Sangoma Spirits on Social Media: An Ethereal Dance of Tradition & Technology

Synopsis: In Zimbabwe, traditional healers known as sangomas are embracing social media platforms like TikTok to connect with a global audience. Gogo Mafirakureva, among others, exemplifies this shift, using digital spaces to perform ancient rituals, offer spiritual guidance, and conduct consultations. While some praise this adaptation as a necessary evolution in a digital age, critics argue it risks diluting the authenticity of sacred practices. Amidst economic challenges driving people towards alternative forms of healing, the debate over the role of technology in traditional spirituality continues to unfold, reflecting broader societal changes in Zimbabwe and beyond.
Monday, July 8, 2024
TikTok sangomas
Source : ContentFactory

In the heart of Harare, Zimbabwe, Gogo Mafirakureva dons her traditional attire, a denim sun hat atop her dreadlocks, adorned with vibrant beads, as she goes live on TikTok. With a stylish flair and spiritual gravitas, she engages nearly 1,000 viewers within minutes, showcasing the ancient rituals of the Southern African sangomas. These healers, known as spiritual intermediaries, bridge the gap between the earthly and supernatural realms, guided by ancestral spirits and traditional practices.

Among Zimbabwe's 65,000 sangomas, a new wave has emerged embracing social media. Mafirakureva, aged 37, exemplifies this shift, broadcasting consultations from her living room in the UK. The platform, once thought incongruent with African spirituality, now serves as a conduit for global outreach. Utilizing rhythmic chants, mbira music, and ceremonial artifacts, she enters trance states to deliver spiritual guidance and healing solutions.

Across Zimbabwe, traditional healing encompasses divination, herbal remedies, and spiritual cleansings. Sangomas like Mafirakureva invoke ancestral spirits and even mermaids, like the male spirit David, to aid clients. These practices, steeped in centuries-old traditions, now integrate digital platforms like TikTok and Facebook, where healers engage global audiences and monetize through virtual consultations, transcending physical boundaries.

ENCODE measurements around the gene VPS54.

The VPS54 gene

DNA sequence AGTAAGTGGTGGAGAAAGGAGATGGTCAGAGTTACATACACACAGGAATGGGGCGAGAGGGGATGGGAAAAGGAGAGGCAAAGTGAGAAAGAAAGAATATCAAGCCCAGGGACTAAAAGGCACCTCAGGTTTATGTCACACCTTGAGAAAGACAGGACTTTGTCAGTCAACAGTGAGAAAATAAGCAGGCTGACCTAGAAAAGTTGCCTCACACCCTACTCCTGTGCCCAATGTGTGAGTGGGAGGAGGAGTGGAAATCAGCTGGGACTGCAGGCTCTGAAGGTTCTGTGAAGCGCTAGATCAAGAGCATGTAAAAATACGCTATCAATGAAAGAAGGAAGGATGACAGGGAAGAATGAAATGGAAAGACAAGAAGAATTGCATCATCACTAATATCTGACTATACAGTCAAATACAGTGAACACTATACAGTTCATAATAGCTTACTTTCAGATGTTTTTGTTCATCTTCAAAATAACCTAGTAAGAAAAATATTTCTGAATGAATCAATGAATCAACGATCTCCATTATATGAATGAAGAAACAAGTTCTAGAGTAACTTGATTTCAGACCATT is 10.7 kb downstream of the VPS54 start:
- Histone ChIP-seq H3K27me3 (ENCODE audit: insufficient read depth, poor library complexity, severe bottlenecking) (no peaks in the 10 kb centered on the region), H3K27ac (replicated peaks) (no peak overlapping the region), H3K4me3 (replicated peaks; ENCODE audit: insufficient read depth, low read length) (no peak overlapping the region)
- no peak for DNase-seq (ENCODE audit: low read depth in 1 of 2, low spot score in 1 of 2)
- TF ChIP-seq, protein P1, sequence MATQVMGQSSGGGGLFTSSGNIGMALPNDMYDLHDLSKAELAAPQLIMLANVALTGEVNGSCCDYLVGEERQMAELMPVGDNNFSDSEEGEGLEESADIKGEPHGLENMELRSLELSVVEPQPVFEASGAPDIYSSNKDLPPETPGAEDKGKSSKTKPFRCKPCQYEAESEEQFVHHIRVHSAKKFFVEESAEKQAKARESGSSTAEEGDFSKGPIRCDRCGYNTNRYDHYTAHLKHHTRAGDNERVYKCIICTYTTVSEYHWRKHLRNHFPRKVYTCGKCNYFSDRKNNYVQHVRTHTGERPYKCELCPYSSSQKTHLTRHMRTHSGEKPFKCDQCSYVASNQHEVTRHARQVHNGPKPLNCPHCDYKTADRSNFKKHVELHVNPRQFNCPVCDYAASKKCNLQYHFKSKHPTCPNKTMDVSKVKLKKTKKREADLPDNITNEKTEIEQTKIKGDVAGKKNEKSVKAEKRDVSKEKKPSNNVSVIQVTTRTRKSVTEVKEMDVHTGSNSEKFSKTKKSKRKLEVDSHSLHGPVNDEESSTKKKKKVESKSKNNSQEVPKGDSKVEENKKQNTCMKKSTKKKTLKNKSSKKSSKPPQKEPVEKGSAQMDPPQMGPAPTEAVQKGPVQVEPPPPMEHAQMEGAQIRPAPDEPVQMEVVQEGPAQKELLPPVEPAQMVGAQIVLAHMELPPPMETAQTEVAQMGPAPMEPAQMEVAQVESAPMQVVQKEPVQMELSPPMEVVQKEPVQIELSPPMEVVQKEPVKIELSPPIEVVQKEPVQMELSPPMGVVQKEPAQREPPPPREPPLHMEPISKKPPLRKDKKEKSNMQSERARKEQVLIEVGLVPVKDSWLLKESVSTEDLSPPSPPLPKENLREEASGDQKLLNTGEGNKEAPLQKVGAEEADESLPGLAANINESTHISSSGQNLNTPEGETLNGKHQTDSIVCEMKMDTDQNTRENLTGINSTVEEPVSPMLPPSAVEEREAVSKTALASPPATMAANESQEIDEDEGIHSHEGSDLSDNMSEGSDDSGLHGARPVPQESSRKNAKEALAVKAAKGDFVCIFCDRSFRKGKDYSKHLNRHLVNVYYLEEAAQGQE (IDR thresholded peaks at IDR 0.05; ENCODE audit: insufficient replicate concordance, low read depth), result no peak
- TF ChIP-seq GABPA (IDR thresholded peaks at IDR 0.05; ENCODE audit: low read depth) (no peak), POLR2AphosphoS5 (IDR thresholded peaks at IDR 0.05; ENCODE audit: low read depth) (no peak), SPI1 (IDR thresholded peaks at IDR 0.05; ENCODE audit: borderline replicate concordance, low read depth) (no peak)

Critics question the authenticity of digital sangomas, decrying them as opportunists profiting from sacred traditions. Traditionalist voices lament the use of technology in spiritual practices, arguing it dilutes authenticity. Prince Mutandi of Zinatha denounces these TikTok sangomas as charlatans, contrasting them with ethically bound traditional healers who eschew social media.

Nevertheless, proponents view this digital shift as cultural innovation, adapting to economic pressures and societal changes. In Zimbabwe's turbulent economic landscape, marked by hyperinflation and unemployment, traditional healers offer solace and guidance amidst adversity. Rashwhit Mukundu, a social commentator, sees this intersection of tradition and technology as a harbinger of societal evolution, meeting contemporary needs while preserving ancestral wisdom.

As Zimbabwe navigates economic turmoil, the allure of spiritual guidance grows, drawing individuals seeking alternatives to conventional remedies. Yet, amidst the digital transition, concerns persist about exploitation and authenticity within the traditional healing community. Mukundu warns of scams preying on vulnerability, cautioning against misplaced trust in digital mediums.

In essence, the emergence of social media sangomas represents a complex interplay of tradition, technology, and economic necessity. Whether viewed as cultural evolution or exploitation, their presence underscores a broader societal trend where ancient practices adapt to modern realities, shaping the future of Zimbabwe's spiritual landscape.